The economics of data are changing. Data is driving business acceleration by enabling smarter, near-real time decisions based on Fast Data, and the ability to extract insight and trends from archived Big Data. For digital transformation to happen, data needs to come alive, and to fully benefit from its potential, it needs to be as rich with information as possible, and it needs to live forever.
As businesses rethink how data is captured, preserved, accessed and transformed, what steps can they take to see more value from their data in 2018?
What steps can businesses take to see more value from business data in 2018?
Getting to the goal of insight should be the primary focus of businesses. The following steps, if not already taken, are imperative to get to insight:
Get any remaining archive data off of tape. It is nearly impossible to make data accessible if it is on tape. This doesn’t mean eliminating tape, but it does mean that at least one copy of data needs to be on some kind of online media.
Enable hybrid cloud so that apps can be run in the public cloud for agility and responsiveness, but massive data can rest protected in a cost-effective solution on-premises. The quickest way to enable analytics is to run them in a public cloud. Many public cloud providers come with built in analytics and databases. However, the best place to store your long-term assets is still on-premises. The hard work will be in solving the data movement challenge to get the right data into the public cloud for processing with analytics.
Start thinking about building data lakes instead of data archives so that the data is “analytics ready”. Data lakes are archives that have additional services such as index and search, and data tagging, as well as well-defined interfaces to analytics services such as Apache Hadoop® and a range of in-memory databases. With data lake capabilities in place, the step to analytics can be a small one.
Focus on metadata. Getting value from data is as much about the metadata as it is about the data. Start thinking about adding metadata that is relevant to your business to your data – either manually or automatically. It is hard to get value from data without first knowing about the data.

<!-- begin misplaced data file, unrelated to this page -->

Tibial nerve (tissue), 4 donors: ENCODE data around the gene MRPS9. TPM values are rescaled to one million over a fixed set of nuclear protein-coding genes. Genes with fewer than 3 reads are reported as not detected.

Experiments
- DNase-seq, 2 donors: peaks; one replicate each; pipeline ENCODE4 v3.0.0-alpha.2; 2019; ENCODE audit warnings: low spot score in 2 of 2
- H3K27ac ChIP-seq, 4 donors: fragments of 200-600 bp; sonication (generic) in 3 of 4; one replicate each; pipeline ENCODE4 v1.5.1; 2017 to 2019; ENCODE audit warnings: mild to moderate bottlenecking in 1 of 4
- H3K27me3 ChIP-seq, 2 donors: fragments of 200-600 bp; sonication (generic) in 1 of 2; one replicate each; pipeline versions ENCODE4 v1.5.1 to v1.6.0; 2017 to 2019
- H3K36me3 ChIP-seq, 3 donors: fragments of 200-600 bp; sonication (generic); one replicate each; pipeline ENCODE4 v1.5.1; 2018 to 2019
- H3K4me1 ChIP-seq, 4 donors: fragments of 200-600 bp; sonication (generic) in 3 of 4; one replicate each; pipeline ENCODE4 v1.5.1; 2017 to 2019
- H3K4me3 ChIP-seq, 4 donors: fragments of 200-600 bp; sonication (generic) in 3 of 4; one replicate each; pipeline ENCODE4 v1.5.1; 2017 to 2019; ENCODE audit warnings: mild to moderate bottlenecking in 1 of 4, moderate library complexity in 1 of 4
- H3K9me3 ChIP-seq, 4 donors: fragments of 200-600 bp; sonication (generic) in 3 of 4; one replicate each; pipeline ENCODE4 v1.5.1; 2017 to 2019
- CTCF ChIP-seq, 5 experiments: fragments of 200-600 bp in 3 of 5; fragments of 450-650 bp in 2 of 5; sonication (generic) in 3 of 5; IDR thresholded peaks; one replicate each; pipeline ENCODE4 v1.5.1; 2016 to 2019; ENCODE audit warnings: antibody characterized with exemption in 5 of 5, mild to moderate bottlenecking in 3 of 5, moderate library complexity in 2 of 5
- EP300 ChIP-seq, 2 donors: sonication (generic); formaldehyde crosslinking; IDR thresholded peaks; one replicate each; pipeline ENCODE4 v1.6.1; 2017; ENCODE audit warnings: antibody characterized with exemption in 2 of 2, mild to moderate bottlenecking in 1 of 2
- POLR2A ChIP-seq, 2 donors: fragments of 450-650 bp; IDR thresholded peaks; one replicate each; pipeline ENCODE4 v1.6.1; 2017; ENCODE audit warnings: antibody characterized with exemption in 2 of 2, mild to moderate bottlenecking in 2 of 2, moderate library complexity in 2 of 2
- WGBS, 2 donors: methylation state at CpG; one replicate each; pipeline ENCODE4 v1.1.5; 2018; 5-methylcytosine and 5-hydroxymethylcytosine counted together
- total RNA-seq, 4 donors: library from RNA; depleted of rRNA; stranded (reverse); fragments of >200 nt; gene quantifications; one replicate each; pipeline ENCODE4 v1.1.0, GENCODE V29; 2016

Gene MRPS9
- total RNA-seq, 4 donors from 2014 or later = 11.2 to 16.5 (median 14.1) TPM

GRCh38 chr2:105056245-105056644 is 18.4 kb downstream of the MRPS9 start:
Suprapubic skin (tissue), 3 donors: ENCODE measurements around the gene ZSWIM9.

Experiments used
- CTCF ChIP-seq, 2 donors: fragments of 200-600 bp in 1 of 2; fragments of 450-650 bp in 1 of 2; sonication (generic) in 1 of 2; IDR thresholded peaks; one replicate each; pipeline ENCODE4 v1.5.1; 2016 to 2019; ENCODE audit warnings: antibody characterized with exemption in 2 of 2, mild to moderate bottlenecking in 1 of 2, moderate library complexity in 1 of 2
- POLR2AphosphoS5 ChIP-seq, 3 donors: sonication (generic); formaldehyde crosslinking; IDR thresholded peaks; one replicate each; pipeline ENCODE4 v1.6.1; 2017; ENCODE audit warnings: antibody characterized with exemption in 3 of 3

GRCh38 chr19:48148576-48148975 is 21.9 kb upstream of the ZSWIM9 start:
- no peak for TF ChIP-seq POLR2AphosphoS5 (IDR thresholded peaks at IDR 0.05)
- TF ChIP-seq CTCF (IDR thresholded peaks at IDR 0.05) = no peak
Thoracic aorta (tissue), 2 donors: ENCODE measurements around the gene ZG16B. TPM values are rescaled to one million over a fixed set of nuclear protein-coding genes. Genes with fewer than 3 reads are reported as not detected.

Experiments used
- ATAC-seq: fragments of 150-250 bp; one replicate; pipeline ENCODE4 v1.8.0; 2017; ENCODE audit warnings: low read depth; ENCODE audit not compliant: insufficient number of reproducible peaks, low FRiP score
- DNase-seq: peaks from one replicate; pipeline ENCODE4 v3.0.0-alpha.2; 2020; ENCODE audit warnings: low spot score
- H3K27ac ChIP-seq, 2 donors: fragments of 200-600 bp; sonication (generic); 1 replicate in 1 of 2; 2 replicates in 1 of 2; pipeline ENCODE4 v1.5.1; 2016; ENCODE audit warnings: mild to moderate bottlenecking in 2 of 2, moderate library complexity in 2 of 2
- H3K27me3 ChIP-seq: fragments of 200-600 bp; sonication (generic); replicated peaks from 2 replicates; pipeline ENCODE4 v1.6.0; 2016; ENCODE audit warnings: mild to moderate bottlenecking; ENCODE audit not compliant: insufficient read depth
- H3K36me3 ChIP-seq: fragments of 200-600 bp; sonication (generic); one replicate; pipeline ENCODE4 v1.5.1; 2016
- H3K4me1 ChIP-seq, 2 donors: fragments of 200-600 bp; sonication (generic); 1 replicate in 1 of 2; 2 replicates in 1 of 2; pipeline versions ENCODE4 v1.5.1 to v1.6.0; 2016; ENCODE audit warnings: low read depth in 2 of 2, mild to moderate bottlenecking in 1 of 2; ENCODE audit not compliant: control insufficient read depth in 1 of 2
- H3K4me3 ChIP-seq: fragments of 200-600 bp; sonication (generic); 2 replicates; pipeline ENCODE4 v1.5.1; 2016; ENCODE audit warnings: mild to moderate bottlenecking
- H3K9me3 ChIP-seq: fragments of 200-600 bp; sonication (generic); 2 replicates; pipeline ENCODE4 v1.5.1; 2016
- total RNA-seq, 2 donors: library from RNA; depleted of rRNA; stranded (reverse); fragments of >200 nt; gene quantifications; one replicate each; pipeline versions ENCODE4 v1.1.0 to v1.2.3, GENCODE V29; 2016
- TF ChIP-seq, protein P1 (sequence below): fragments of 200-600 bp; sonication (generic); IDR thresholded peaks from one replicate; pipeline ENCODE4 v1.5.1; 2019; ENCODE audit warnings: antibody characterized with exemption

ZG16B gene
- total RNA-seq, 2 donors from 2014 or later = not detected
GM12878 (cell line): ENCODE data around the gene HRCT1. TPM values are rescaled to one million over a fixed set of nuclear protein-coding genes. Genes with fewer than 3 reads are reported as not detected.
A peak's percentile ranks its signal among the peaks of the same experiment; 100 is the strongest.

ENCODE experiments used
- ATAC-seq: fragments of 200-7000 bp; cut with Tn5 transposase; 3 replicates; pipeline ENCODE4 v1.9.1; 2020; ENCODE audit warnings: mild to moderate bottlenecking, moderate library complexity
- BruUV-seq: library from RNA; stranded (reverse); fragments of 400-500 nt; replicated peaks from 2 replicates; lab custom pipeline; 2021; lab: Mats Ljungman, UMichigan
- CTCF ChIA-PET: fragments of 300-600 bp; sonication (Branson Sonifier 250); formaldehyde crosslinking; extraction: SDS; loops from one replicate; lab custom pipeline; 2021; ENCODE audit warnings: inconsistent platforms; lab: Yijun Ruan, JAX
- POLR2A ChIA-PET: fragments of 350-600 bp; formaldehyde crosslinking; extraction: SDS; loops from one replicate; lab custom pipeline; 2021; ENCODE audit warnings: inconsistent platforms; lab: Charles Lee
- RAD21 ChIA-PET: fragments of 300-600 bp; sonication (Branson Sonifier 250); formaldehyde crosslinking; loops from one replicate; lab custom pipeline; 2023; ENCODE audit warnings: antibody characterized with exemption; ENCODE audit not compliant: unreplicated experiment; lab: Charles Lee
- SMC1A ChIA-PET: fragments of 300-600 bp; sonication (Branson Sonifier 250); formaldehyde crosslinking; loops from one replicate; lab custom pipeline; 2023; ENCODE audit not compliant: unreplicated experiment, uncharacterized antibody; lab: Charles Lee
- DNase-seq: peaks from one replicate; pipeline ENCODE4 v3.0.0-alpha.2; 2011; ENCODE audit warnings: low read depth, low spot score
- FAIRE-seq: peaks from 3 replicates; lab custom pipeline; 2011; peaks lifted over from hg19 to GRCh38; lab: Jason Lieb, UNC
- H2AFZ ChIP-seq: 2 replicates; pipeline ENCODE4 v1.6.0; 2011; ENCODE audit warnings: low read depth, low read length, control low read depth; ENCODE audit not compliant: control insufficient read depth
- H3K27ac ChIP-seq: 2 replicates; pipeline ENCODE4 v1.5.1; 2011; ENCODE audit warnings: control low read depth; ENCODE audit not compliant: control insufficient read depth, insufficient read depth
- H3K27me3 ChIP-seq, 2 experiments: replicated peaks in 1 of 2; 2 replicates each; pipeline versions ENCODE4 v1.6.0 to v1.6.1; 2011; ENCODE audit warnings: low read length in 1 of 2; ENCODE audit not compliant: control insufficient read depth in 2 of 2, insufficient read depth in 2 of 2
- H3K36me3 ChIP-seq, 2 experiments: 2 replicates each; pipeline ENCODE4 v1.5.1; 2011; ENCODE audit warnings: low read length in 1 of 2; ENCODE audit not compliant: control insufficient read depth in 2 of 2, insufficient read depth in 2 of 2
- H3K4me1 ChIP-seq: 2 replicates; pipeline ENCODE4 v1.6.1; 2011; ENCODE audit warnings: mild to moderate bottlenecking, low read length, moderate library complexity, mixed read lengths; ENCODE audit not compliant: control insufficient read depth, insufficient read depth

Stop using backup as a form of archiving. Archiving data in a backup format makes the data nearly useless if you want to see value from it. Data is not accessible if it is buried in a tar file. In addition, backup policies are not appropriate for lifecycle management of archive data. This is especially true today when data gets more valuable over time, not less valuable. Old data, when aggregated with new data, may be the most valuable data for machine learning and AI based analytics. Archiving is not about recovering entire data sets but rather preserving it and being able to access it using search and index techniques.
Learn how other companies are tackling digital transformation and the growth of unstructured data in our latest survey.
As a storage expert and director of global strategic alliances for HGST’s Cloud Infrastructure business unit, Stefaan Vervaet heads up the partner ecosystem driving innovation and business growth for HGST’s scale-out cloud and storage solutions.Stefaan brings 15 years of experience in the data storage and backup industry. As a business-focused technologist with an extensive start-up background, he brings a unique perspective to HGST. His background includes product management and go-to-market positions in the backup space (Veritas), as well as technical sales and support executive positions in the object storage world (AmpliData).As an innovator with a proven track record, Stefaan successfully helped build startup companies like DataCenter Technologies, a dedupe technology (acquired by Veritas in 2005) and Amplidata, a leading object storage vendor (acquired by HGST in 2015, a Western Digital Company). Immediately before joining HGST, he established and built the US office running technical sales, support and operations worldwide for Amplidata.Stefaan holds a master’s degree in Applied Informatics from the University of Ghent, Belgium and is currently based out of HGST’s San Jose headquarters.